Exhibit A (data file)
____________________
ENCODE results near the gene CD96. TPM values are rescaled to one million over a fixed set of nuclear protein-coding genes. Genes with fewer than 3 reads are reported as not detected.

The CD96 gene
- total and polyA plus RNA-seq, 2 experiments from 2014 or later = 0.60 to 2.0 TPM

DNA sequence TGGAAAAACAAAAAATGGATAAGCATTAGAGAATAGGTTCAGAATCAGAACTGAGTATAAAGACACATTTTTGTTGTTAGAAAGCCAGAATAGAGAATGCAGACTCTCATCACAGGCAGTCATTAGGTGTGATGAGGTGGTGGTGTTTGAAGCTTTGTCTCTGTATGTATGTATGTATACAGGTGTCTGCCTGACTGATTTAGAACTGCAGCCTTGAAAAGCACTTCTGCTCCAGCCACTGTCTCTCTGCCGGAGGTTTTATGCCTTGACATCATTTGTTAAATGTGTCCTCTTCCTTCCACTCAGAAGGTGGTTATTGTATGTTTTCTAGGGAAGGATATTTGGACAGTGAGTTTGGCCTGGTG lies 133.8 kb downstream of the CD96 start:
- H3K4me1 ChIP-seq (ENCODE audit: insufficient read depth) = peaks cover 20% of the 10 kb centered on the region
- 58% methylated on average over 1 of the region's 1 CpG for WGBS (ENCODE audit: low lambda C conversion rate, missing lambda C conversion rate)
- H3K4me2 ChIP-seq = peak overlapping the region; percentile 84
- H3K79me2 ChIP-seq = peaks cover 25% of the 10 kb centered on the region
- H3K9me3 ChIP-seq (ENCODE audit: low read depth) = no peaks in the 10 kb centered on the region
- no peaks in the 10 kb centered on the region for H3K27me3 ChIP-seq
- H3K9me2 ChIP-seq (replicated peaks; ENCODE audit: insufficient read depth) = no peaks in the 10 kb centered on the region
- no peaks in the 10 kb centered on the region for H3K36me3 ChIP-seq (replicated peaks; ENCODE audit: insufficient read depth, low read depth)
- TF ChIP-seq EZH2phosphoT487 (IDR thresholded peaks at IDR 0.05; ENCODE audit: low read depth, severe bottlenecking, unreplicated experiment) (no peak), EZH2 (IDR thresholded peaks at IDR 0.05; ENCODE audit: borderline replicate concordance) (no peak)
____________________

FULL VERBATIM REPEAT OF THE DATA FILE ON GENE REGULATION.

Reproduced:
ENCODE results near the gene CD96. TPM values are rescaled to one million over a fixed set of nuclear protein-coding genes. Genes with fewer than 3 reads are reported as not detected.

The CD96 gene
- total and polyA plus RNA-seq, 2 experiments from 2014 or later = 0.60 to 2.0 TPM

DNA sequence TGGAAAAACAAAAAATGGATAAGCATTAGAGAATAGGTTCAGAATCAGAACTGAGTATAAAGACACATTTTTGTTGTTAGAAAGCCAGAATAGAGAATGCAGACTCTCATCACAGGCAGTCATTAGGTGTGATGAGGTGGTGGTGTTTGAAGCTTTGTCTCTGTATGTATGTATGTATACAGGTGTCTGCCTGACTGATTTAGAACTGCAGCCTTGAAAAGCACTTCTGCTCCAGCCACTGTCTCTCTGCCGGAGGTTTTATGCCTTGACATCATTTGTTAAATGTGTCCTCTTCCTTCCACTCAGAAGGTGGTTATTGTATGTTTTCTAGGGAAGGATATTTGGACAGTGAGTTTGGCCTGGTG lies 133.8 kb downstream of the CD96 start:
- H3K4me1 ChIP-seq (ENCODE audit: insufficient read depth) = peaks cover 20% of the 10 kb centered on the region
- 58% methylated on average over 1 of the region's 1 CpG for WGBS (ENCODE audit: low lambda C conversion rate, missing lambda C conversion rate)
- H3K4me2 ChIP-seq = peak overlapping the region; percentile 84
- H3K79me2 ChIP-seq = peaks cover 25% of the 10 kb centered on the region
- H3K9me3 ChIP-seq (ENCODE audit: low read depth) = no peaks in the 10 kb centered on the region
- no peaks in the 10 kb centered on the region for H3K27me3 ChIP-seq
- H3K9me2 ChIP-seq (replicated peaks; ENCODE audit: insufficient read depth) = no peaks in the 10 kb centered on the region
- no peaks in the 10 kb centered on the region for H3K36me3 ChIP-seq (replicated peaks; ENCODE audit: insufficient read depth, low read depth)
- TF ChIP-seq EZH2phosphoT487 (IDR thresholded peaks at IDR 0.05; ENCODE audit: low read depth, severe bottlenecking, unreplicated experiment) (no peak), EZH2 (IDR thresholded peaks at IDR 0.05; ENCODE audit: borderline replicate concordance) (no peak)